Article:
Some weeks have already passed, but looking back at the Handball World Championship, there are a few realizations that stuck to me and which can be applied to any job. One of them: passion is an important ingredient for success.
In January, Germany’s national handball team was not exactly among the top favorites to win the world championship title. Compared with a number of competitors, our team lacked a superstar this time. The experts’ forecasts were therefore rather cautious. Yet the team fought its way through to the semi-finals and surprised even the skeptics with its fighting- and team spirit.
About half a year earlier, the initial situation at the FIFA World Cup in Russia was different. Our team: studded with stars from all of the top European soccer leagues. The expectation was quite clear: We would get through to the final, winning the World Cup would be a mere formality. But it wasn’t, as sports fans like me were sad to see. The team didn’t function. It lacked passion, courage and team spirit.
Less Quality, More Success
What does that teach us? Why can teams of objectively lower quality still be successful? Talent and hard work alone do not appear to be the key to success. There is more to it than that. Again, Handball has the answer. Coach Dagur Sigurðsson, who led the German team to success in the 2016 European Championship, reduced it to the following formula:
Performance = (Talent + Hard Work) x Attitude
For me too, after many years as “coach” of a successful Inhouse Consulting team, it is clear that even with the best and hardest-working people in your team, the results can be good and yet no more than average. As a coach you must spark the passion in your team. Your people must be eager to exceed expectations and go the extra mile together. And I stress: I’m not talking about the time that colleagues spend on a job. I don’t want round-the-clock consultants. Handball players have just one hour to win. What matters is the individual mindset of the players in the team.
Our Values: Drive, Trust, Grow
What attitude should an inhouse consultant have? How can the suitable values and elements be defined for us? Because we in our team work with a maximum of participation, we have discussed the answers to these questions intensively and in several rounds within the team. The joint result of this intensive debate on the optimal ingredients for successful teams: DRIVE - TRUST- GROW.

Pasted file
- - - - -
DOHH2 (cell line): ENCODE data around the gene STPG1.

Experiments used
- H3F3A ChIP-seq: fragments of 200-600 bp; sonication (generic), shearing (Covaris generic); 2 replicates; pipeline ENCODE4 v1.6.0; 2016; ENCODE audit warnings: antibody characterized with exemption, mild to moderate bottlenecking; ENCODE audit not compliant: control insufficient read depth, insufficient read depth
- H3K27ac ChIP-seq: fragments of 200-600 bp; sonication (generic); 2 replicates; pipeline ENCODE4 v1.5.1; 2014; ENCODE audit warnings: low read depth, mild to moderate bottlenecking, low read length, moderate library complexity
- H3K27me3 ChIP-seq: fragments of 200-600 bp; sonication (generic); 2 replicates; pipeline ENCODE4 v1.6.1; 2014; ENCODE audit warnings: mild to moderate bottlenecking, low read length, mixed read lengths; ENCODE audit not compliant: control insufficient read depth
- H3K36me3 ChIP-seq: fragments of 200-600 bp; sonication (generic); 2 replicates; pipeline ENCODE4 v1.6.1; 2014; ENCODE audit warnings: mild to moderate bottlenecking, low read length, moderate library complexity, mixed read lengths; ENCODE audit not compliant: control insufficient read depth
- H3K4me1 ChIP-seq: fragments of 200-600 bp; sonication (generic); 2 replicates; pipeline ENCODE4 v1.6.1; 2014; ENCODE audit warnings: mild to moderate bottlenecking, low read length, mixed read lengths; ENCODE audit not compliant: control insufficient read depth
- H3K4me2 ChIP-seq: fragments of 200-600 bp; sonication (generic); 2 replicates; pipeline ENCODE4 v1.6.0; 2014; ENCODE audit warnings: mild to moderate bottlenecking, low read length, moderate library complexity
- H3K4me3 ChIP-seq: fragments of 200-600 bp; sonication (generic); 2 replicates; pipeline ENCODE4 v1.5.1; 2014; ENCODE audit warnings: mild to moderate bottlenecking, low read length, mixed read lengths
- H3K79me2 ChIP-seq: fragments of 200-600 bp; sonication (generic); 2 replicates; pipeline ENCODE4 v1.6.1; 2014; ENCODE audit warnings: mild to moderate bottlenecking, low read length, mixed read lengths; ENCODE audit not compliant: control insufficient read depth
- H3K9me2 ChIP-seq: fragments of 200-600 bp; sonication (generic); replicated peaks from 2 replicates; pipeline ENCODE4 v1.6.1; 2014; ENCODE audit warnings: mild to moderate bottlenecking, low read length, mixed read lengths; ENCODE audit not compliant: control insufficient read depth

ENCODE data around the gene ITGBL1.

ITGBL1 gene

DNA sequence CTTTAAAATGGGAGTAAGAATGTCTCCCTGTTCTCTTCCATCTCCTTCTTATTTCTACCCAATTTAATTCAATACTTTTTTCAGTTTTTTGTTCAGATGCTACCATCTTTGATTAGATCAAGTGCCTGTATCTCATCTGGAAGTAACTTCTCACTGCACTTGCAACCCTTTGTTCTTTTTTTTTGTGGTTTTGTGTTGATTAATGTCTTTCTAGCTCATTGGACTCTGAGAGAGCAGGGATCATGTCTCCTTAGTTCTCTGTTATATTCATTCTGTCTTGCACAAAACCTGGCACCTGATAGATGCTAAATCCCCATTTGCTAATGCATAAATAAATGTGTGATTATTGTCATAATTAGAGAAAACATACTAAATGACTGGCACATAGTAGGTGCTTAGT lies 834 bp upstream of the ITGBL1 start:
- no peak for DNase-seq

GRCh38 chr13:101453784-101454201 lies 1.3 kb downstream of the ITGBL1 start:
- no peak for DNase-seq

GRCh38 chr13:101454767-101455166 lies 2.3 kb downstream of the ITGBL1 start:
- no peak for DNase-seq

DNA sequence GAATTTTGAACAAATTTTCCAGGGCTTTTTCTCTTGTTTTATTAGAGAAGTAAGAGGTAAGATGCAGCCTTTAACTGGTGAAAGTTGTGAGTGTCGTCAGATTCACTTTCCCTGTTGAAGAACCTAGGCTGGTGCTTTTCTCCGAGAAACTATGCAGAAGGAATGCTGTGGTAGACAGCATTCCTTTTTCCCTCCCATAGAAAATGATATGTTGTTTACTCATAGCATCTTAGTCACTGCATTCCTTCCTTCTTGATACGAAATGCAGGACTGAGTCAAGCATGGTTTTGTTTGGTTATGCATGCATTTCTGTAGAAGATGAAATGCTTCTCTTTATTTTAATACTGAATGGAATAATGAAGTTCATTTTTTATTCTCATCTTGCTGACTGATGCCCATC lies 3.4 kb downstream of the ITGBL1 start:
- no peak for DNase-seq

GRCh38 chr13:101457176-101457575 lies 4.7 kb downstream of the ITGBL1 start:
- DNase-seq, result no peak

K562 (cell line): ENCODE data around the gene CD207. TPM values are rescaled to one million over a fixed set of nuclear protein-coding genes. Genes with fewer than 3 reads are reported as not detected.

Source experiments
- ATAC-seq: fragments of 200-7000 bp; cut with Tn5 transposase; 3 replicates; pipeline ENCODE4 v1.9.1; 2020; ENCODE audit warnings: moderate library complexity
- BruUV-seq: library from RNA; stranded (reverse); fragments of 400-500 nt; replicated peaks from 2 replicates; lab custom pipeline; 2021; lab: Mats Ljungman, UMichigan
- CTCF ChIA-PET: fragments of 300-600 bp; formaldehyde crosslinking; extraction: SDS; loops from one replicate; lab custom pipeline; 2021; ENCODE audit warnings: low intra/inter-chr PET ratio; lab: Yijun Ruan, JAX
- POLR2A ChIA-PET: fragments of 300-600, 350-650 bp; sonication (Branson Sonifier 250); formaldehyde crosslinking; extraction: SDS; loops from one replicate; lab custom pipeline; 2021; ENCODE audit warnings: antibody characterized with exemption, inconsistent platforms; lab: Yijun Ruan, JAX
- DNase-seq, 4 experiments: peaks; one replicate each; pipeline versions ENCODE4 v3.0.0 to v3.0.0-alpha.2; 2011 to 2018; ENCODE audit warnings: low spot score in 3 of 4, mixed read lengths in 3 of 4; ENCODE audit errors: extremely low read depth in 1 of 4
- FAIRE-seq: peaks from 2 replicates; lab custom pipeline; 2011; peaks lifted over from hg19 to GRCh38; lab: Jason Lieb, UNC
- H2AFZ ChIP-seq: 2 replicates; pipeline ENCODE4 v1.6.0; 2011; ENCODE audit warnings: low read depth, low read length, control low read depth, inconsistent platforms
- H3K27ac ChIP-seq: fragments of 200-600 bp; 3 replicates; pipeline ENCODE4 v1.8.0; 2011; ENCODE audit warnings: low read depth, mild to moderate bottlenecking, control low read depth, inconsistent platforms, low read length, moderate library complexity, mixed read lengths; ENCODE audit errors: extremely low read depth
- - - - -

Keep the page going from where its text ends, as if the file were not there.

Courage to Express One’s Own Opinion
Drive is reflected in our high level of intrinsic motivation to take topics to the next level and achieve the best results for Deutsche Telekom and our customers. The key question is how we would prefer to co-operate with our customers. To make it quite clear: in our projects, we don’t want to sit on the passenger seat. Rather, we aim to shape the project, to help determine the direction, to offer our customers alternative perspectives. For that we need expert knowledge and, above all, the courage to express our own opinion. That is something my entire team has internalized. Thanks to our Drive principle our young consultants are already delivering decisive impulses in their projects.
Outcome: Knowledge and courage make us important drivers in the change process at Deutsche Telekom.
Making Employees Stronger
Trust means for us creating an environment in which people have the courage to contribute their ideas and to inspire others with them. In other words: my leadership colleagues and I consider developing our people and making them stronger to be an important task. We have tremendous talents coming to CSP. We must ensure that we give them the basis to evolve. The most important requirement for that is that we speak openly about what we think and to support one another with feedback. It is clearly not a one-way street from top to bottom. At CSP, young colleagues provide experienced colleagues with constructive feedback—and we expect them to do so. Clearly, if you experiment you are going to make mistakes and, naturally, you may make mistakes. But nobody at CSP needs to be afraid of making a mistake. We have implemented an error-culture. Because I need proactive colleagues and leaders. I prefer that they risk making an occasional mistake than sit back and do nothing for fear of making one.
Outcome: The Trust principle has led to an increase in job satisfaction and productivity.
Everybody Wants to Grow
Grow describes our personal growth path. All of us—my experienced fellow-consultants and our juniors alike—want to develop ourselves further: personally, methodically and professionally. We thirst for knowledge. We are curious for new approaches, techniques and perspectives. We love complicated subjects such as 5G or AI. We discuss them regularly with experts and research tirelessly. We want and need to be at eye level with our customers. And what my colleagues want is not just to promote their own development. We experienced consultants are no less pleased to see our junior consultants increasingly stand out from the crowd. We are proud when they grow and do everything to ensure that they do. We invest a lot of time: once a week every employee discusses with his manager the progress that has been made in the project and his or her personal development.
Because we live the Grow principle consistently, we regularly grow beyond ourselves and make sustainable impact. That is why, in job interviews, applicants who are especially ambitious and thirsty for knowledge are the ones who make the run.
Shared Values Make Us More Successful
Drive, Trust, Grow: These are values that can’t be imposed from above. We live them. They are a part of the Center for Strategic Projects’ core brand. Together we ensure that we protect and develop them. Because they promote the passion that not only the Icelandic handball coach Sigurðsson considers so crucial. That’s why our team is so successful.